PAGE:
When you think of Sunderland legends, there are certain names that just roll off the tongue. Horatio Stratton Carter and Bobby Gurney. Charlie Hurley, Jimmy Montgomery. Quinny. And, of course, Bobby Kerr.
And, today, our FA Cup winning skipper – fittingly – turns 73.
Born on this day in 1947, in the west Dunbartonshire town of Alexandria, Bobby joined Sunderland as an apprentice in 1964, and played in the team that reached the FA Youth Cup final in 1966.
Later that year, a few weeks after his 19th birthday, he made his debut.
And, if ever a debut foreshadowed what was to come, this was it.
New year’s eve, 1966, Sunderland faced Manchester City at Roker Park. A late injury to George Herd gave Kerr his debut chance and, in the 89th minute he netted the only goal of the game.
A lofted ball from Colin Todd was knocked down to Kerr’s feet by George Mulhall.
Kerr went past City centre half Heslop, feinted to send the keeper the wrong way, and slotted the ball into the other corner.
“The new Bobby-dazzler” read the headlines that followed.
And it certainly wasn’t a flash in the pan – he played 11 games over the following couple of months, scoring seven goals, including a brace in a 3-0 win at home to Newcastle in front of over 50,000. A broken leg in a clash with Norman Hunter during a bad-tempered FA Cup tie at home to Leeds, however, cut his season short – ruling him out for the best part of 18 months.
Manager Ian McColl said:
His own guts landed him in trouble, The accident was no fault of Hunter’s.
Bobby is as game as they come. He knew his leg was broker straight away and had the sense to warn the trainer not to give it a massage.
Bobby of course, came back and did so in style, famously captaining the team to an FA Cup win and promotion a couple of seasons later.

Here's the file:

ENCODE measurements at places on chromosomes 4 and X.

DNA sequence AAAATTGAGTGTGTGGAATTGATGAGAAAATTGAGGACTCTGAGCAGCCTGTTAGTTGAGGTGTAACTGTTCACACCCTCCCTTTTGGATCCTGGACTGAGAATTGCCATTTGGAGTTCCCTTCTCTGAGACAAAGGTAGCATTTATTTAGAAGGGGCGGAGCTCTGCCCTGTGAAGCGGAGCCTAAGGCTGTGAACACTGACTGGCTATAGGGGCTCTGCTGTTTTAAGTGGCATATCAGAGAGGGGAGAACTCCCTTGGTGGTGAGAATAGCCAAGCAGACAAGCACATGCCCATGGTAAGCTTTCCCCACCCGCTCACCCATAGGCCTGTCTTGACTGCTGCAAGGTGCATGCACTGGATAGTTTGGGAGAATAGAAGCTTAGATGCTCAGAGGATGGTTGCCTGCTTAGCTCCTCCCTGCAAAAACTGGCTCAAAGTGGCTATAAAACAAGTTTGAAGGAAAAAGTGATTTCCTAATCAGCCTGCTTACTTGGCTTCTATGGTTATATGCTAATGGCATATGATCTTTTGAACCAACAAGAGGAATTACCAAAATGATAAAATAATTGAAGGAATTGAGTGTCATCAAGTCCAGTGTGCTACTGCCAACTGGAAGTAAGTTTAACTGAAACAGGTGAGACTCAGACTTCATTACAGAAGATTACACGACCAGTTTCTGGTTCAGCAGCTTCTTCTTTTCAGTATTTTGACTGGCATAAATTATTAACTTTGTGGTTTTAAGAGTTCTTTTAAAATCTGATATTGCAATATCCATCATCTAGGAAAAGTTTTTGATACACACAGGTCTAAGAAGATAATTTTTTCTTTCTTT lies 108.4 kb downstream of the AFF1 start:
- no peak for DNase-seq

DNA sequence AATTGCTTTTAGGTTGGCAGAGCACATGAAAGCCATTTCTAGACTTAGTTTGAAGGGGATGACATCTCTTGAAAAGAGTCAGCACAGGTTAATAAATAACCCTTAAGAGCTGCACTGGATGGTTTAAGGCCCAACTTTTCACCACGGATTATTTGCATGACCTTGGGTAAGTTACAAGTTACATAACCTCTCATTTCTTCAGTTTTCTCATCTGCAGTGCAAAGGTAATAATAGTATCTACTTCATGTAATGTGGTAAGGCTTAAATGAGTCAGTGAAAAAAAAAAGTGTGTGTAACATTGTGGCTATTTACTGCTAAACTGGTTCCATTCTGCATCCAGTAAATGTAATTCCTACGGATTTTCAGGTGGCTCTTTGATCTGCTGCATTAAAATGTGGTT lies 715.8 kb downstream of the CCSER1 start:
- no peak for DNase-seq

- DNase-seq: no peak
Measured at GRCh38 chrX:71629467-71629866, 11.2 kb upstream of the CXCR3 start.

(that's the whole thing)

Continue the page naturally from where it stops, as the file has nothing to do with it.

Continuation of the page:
By the time he left the club in 1979, he’d made 433 appearances for Sunderland, scoring 69 goals and captaining the club on many occasions.
Another memorable late strike came at Carrow Road in 1977. Appearing off the bench, Kerr netted the equaliser as the team came from two down to grab a vital point.
After leaving Sunderland, he joined up with the manager with whom he’s indelibly linked – Bob Stokoe – before returning to the north east with Hartlepool, and he’s remained in the region ever since.
Today, he’s still a regular at the Stadium of Light (present times excepted, of course), and when we’re allowed to go to the match again, you’re likely to bump into him at the brilliant Fans Museum. You don’t really need any additional incentive to go there, but I’ve just given you one.
Bobby Kerr is one of those special people that has a strong and lasting affinity with the football club but, more importantly, the people.
He’s part of the fabric of the club, the heart, the soul.
That special relationship between Bobby and the fans – many of whom never saw him play – is as strong as ever. And the feeling’s mutual.
Speaking to Roker Rapport podcast last year, he said.
I couldn’t believe the crowd that went [to the Checkatrade Final]. We looked over at where the crowd were sitting. We’d got beat, and they were so proud of them, the fans. They were signing, dancing, and they’d got beat. In London they were magnificent. You look at the fans. You’re so proud of them. I am!
Happy birthday, Bobby. Everyone here at Roker Report wishes you the very best of days, and many, many more to come.